- Aramco to pay about EU1.2 billion for 50% stake in venture
- Lanxess to use proceeds for share buyback, repay borrowings
Lanxess AG and Saudi Arabian Oil Co. said they will form a 2.75 billion-euro ($3.1 billion) venture to draw on the Middle East company’s access to raw materials and make a struggling synthetic-rubber division more competitive.
Each party will hold 50 percent in the business, the two companies said in statements Tuesday. Saudi Aramco will pay about 1.2 billion euros in cash for the stake, adjusted for debt and payables. Bloomberg earlier reported the planned transaction.
The oil-and-gas major outbid suitors including Ineos Group AG, according to people familiar with the situation. Berenberg in a July report said that Aramco would be among the “very well-fitting potential partners.” On its own, Lanxess suffered from higher costs for raw-materials such as benzene and styrene at a time when the market for its synthetic rubbers is in a phase of oversupply.
Lanxess Chief Executive Officer Matthias Zachert, who returned to the company to take the helm in April 2014 after a previous stint as finance chief, is transforming the business. As well as seeking a partner for the rubber business to reduce exposure to that industry, he has also cut jobs and streamlined production.
“We have succeeded with not just a breakthrough, but an act of liberation for Lanxess,” Zachert said on a call with journalists. “We are generating so much in the way of financial resources from the 50 percent stake that we can immediately start with growth again.”
Dax Drop Out
Shares of Lanxess, which dropped out of the benchmark DAX index this week, rose 3.4 percent to 47.40 euros as of 1:54 p.m. in Frankfurt. The company has a market value of 4.3 billion euros. Proceeds from the transaction will be used for buybacks, repaying borrowings and investments.
Zachert said the joint venture wasn’t saddled with any debt to enable it to take part in consolidation in the rubber industry and acquire competitors. Both partners have agreed to hold their 50 percent in the venture for five years, the CEO said.
Lanxess will contribute its tire and specialty rubber operations and an elastomers unit. The sale will provide Zachert with the financial flexibility to expand other areas of the business less tied to the automotive industry, such as chemicals to treat water supplies.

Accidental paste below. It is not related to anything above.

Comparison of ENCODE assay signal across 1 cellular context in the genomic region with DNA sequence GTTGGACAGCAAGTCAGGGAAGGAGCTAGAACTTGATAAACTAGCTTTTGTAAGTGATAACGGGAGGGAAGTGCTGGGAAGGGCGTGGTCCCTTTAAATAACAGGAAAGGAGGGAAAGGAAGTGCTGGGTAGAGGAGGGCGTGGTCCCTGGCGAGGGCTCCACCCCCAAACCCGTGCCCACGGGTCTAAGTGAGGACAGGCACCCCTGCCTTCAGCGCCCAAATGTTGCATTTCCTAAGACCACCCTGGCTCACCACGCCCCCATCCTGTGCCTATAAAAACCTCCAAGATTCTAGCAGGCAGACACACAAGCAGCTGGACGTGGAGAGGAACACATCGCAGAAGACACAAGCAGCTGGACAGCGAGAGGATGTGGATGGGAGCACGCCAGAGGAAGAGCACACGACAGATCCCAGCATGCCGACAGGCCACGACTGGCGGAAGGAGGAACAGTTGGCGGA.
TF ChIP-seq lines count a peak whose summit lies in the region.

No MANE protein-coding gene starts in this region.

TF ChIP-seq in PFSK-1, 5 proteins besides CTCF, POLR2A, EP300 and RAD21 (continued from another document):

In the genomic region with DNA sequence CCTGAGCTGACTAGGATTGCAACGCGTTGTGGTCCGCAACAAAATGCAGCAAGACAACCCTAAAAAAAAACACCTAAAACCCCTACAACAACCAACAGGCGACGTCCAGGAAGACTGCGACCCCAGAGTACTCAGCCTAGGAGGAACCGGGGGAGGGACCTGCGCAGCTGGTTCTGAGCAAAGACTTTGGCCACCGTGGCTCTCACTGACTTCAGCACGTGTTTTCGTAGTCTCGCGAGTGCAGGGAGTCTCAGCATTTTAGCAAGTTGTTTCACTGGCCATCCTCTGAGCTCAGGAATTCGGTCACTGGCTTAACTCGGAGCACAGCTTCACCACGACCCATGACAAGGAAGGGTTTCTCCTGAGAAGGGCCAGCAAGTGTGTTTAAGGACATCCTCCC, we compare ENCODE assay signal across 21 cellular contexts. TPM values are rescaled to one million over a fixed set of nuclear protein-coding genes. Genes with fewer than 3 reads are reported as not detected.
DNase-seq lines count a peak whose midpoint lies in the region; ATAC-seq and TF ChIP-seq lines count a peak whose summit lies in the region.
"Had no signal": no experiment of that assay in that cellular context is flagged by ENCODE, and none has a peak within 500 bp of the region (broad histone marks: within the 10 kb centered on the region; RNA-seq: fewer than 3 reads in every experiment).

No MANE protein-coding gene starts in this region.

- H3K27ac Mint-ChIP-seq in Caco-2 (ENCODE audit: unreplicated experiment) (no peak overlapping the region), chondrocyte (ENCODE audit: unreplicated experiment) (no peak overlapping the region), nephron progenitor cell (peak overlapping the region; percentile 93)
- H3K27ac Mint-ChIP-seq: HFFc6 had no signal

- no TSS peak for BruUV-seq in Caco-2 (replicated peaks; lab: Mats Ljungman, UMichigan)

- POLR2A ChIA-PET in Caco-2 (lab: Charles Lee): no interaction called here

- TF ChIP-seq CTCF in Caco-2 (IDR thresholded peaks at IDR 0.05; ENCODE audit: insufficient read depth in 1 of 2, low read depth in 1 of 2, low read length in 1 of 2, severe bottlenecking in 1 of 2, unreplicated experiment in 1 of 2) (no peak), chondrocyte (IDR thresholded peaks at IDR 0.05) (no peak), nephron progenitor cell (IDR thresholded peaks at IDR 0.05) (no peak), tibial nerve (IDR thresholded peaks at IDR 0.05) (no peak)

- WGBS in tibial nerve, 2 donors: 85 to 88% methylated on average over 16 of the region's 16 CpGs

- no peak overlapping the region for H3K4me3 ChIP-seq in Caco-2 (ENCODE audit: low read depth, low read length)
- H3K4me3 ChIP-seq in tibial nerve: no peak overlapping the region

“We have developed lots of very nice projects in the last six months” in the non-rubber units, Zachert said. “Until now we weren’t able to go ahead with them because we had shouldered so much debt from rubber investments in the last few years. Now with this money we can make these businesses grow.”
For Saudi Aramco, the deal marks a move from oil, gas and petrochemicals to a downstream industry that synthesizes these inputs for clients making tires and automotive parts. It will heighten a rivalry with Saudi Basic Industries Corp., which expanded into plastics with the purchase of General Electric Co.’s polymers division for about $11.6 billion in 2007.
Under the leadership of its new chief executive, Amin al-Nasser, Saudi Aramco is looking to become one of the world’s largest integrated energy companies by the end of this decade. It’s building a $20 billion chemical plant in Jubail with Dow Chemical Co. that will be fully operational next year, and creating special zones to manufacture end products using its chemicals around its new refineries in Jubail, Rabigh and Jazan. It’s building another one around Sadara, its chemical venture with Dow in Jubail, and earlier this year obtained $10 billion in loans to finance mergers and acquisitions.
“Value added, technology transfer, job creation and the possibility of opening up Saudi Arabia’s petrochemical industries to international players makes economic sense for the country and sets the stage for further downstream related acquisitions in the future," said Mohamed Ramady, an independent energy analyst and former Professor of Finance and Economics at King Fahd University of Petroleum and Minerals at the city of Dhahran, where Saudi Aramco is based.
“The Aramco move comes on the heel of SABIC and Exxon Mobil’s plans to expand their Saudi based petrochemical joint venture Kemya, pointing towards a possible future strategic linkage between Aramco and SABIC in the domestic and international petrochemical sector to achieve economies of scale, expertise, marketing and financing," Ramady said by email.